Getting Troubled Youths Back to School
“Homebound” instruction of public school students is not good for them or the school district. Paying teachers to travel to pupils’ homes is more expensive than using them in a classroom setting. And often, students are able to earn far less credit at home.
Marshall County Board of Education members have agreed to pursue a program intended to get some homebound students back in the classroom.
That cannot be done in every case, of course. Because of illness, some youngsters simply cannot go to school. In other cases, behavioral problems make them a risk to others as well as a disruption in the learning environment.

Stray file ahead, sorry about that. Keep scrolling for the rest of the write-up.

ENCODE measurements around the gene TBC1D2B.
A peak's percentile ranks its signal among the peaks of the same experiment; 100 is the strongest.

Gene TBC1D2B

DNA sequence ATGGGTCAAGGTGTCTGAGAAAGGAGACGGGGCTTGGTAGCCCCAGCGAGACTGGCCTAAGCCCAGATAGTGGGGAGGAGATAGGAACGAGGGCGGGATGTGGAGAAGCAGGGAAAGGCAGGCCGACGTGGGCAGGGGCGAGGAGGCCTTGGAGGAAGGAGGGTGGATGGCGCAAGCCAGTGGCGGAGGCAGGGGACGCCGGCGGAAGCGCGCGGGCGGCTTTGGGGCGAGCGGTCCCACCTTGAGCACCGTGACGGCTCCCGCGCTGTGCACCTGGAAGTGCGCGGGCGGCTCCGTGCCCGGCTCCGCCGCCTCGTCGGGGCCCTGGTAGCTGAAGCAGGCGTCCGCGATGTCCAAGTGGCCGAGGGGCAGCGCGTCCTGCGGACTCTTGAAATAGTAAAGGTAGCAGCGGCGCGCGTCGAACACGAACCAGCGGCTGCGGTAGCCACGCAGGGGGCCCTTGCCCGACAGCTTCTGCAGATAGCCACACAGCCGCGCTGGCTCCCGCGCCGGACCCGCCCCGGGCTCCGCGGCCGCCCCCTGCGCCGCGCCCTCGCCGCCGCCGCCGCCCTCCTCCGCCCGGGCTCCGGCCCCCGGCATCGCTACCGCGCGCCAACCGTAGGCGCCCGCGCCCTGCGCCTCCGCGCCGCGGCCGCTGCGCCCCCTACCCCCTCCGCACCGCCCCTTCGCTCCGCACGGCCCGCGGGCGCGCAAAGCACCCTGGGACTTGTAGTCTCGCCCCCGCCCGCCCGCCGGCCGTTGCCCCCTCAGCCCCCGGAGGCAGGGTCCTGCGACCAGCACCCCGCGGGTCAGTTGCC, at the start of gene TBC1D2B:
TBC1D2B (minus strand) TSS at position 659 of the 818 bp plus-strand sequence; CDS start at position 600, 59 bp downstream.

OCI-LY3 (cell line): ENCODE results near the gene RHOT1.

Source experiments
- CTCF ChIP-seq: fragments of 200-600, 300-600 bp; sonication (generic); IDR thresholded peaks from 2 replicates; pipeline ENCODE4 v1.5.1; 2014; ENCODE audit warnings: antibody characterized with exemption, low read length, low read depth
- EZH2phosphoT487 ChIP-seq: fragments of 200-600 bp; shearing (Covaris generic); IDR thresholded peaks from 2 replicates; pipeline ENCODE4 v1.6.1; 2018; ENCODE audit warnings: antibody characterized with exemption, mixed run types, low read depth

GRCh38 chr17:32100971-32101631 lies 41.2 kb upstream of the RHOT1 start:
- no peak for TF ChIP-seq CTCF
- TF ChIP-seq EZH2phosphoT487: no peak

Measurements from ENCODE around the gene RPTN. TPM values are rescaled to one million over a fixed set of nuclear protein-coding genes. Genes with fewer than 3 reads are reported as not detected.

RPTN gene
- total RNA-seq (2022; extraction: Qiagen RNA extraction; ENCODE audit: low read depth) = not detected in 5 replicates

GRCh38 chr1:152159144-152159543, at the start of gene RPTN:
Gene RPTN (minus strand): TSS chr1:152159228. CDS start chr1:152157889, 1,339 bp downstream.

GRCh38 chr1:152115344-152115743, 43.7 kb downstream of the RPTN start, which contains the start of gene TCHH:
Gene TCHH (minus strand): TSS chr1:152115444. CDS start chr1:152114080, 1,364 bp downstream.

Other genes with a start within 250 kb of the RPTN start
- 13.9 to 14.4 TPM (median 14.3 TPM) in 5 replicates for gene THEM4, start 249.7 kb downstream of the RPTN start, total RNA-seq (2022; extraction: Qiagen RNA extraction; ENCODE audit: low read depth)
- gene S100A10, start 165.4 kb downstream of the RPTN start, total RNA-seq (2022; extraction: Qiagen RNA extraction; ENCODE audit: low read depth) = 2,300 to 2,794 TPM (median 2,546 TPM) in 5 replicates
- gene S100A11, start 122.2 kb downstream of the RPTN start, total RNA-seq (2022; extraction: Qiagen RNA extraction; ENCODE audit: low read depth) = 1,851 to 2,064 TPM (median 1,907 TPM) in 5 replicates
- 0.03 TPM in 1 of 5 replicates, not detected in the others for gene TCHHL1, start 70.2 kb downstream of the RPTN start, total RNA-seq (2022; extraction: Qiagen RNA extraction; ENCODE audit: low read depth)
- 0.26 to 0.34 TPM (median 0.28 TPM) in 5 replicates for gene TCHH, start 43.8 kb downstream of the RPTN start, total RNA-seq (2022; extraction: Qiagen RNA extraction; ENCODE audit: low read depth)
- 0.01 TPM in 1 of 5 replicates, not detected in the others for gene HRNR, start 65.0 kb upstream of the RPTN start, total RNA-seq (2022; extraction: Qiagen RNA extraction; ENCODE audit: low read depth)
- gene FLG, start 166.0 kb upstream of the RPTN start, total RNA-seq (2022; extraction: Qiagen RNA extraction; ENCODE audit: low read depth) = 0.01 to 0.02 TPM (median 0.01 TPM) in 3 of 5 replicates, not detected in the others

But as Superintendent Michael Hince explained to board members this week, simply sending behaviorally troubled students home serves no one well.
He has in mind a program of counseling such students and monitoring their progress in changing behavior. That could lead to getting them back in the classroom sooner.
Board members are right to pursue the change. And school systems without similar initiatives to help – rather than, in effect, warehouse – troubled students should consider the approach, too.